Which is the best answer to Sep-2012 ASI lost (compared to 1979-2000)?
50% [NSIDC Extent] or
73% [PIOMAS Volume]

Volume is harder to measure than extent, but 3-dimensional space is real, 2D's hide ~50% thickness gone.
-> IPCC/NSIDC trends [based on extent] underestimate the real speed of ASI lost.

ArcticMelt2

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nanning

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Re: Permafrost general science thread
« Reply #58 on: December 14, 2019, 11:10:22 AM »
^^
I don't understand that presentation.
It reads:

5% - 15% (vulnerable fraction of permafrost)
146 - 160 billion tons (emissions)

160?

15% should be 3*146 = 438GT I think. A 'bit' more than 160GT.

Or 5% should be 160/3 = 53GT. A 'bit' less than 146GT.

That's a lot of carbon (75ppm in the presentation) and the "5% - 15%" may well increase to "5% - 20%" or more in the future with new and better understanding.
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kassy

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Re: Permafrost general science thread
« Reply #59 on: December 14, 2019, 11:40:17 AM »
The slide could be clearer. See the report card quote in #54 above.

Northern permafrost region soils contain 1,460-1,600 billion metric tons of organic carbon

So that number is the total in play but working out the emissions is not straightforward.
I think the 5-15% is also a base input.

It would be nice to have a name of a scientist or an article to go with the slide (not a Twitter fan but looking at the feed it seems to come from the Report Card so delve into that to see how they arrive at the numbers.
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gerontocrat

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Re: Permafrost general science thread
« Reply #60 on: December 14, 2019, 12:03:27 PM »
^^
I don't understand that presentation.
It reads:

5% - 15% (vulnerable fraction of permafrost)
146 - 160 billion tons (emissions)

160?

15% should be 3*146 = 438GT I think. A 'bit' more than 160GT.

Or 5% should be 160/3 = 53GT. A 'bit' less than 146GT.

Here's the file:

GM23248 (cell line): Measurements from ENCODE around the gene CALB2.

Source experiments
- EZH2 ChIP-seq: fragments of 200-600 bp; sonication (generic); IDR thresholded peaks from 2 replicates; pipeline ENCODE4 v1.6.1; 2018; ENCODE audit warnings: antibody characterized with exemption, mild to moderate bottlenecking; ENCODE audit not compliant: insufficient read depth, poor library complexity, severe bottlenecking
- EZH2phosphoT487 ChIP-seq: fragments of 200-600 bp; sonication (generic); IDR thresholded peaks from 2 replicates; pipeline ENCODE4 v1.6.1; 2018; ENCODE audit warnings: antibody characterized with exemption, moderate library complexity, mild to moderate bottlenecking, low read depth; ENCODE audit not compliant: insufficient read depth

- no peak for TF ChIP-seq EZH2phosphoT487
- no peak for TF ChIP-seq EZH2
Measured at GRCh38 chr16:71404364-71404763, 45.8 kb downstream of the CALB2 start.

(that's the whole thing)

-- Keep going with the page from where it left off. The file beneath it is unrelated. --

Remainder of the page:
That's a lot of carbon (75ppm in the presentation) and the "5% - 15%" may well increase to "5% - 20%" or more in the future with new and better understanding.
Total Arctic Permafrost (on land) is estimated to contain 1400 to 1600 GT of CARBON.

The 140-160 GT guess of possible carbon emissions from Arctic permafrost to 2100 in the presentation is 10%, i.e. the mid-point of 5% to 15%.

If released as CO2 that is 160 GT of carbon x 3.67 = 590 GT of CO2.

1 ppm of atmospheric CO2 = 7.81 GT

So 160 GT of carbon released into the atmosphere equates to 75 ppm.

But that ignores any increase in absorption by the carbon sinks (currently 50%)
BUT who knows what the future of carbon sinks will be? Most of the news is not good about either the land or the ocean sinks.

The presentation also does not consider possible CO2 and CH4 emissions from undersea permafrost (e.g. from the shallow East Siberian Arctic Shelf).

A recent paper suggests that current emissions may already be at about 2.2 GT of CO2 per annum, i.e. if continued at that rate to 2100 = 176 billion GT of CO2. Obviously AGW + polar amplification would increase that rate substantially.
(see post #54 by me above)
Link is https://arctic.noaa.gov/Report-Card/Report-Card-2019/ArtMID/7916/ArticleID/844/Permafrost-and-the-Global-Carbon-Cycle
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nanning

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Re: Permafrost general science thread
« Reply #61 on: December 14, 2019, 04:37:35 PM »
I haven't read the Report Card, sorry. I've lost my interest in details I think.
Thank you for explaining and for your view gerontocrat.

Quote from: kassy
It would be nice to have a name of a scientist or an article to go with the slide

That would've been nice in retrospect (I thought it was an error).
And thank you for your response.